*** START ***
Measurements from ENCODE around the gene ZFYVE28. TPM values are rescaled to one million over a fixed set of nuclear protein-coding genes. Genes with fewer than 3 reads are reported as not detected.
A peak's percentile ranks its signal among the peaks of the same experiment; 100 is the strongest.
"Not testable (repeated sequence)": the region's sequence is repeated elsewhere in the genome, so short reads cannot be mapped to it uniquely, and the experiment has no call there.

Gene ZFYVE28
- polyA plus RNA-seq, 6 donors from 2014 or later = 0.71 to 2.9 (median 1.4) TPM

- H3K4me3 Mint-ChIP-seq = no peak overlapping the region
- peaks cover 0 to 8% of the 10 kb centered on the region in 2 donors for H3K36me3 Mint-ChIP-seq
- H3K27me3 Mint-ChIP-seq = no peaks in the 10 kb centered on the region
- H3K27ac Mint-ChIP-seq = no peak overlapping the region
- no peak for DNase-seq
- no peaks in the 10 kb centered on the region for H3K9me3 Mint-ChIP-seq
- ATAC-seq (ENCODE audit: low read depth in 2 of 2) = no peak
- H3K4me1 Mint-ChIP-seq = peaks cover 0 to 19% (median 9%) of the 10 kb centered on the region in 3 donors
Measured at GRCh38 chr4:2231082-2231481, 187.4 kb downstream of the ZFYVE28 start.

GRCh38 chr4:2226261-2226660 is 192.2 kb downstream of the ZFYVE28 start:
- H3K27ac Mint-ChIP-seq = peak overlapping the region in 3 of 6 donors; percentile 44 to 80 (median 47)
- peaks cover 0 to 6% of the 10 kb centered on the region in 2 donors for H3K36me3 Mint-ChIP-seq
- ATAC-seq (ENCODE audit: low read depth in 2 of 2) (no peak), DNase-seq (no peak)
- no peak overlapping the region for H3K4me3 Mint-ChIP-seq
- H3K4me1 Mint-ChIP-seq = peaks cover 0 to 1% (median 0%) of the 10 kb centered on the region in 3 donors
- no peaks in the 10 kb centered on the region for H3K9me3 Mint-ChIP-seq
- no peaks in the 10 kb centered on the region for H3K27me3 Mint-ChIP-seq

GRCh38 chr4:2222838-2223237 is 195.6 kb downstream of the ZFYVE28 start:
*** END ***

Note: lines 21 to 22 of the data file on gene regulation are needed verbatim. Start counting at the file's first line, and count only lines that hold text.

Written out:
- no peaks in the 10 kb centered on the region for H3K9me3 Mint-ChIP-seq
- no peaks in the 10 kb centered on the region for H3K27me3 Mint-ChIP-seq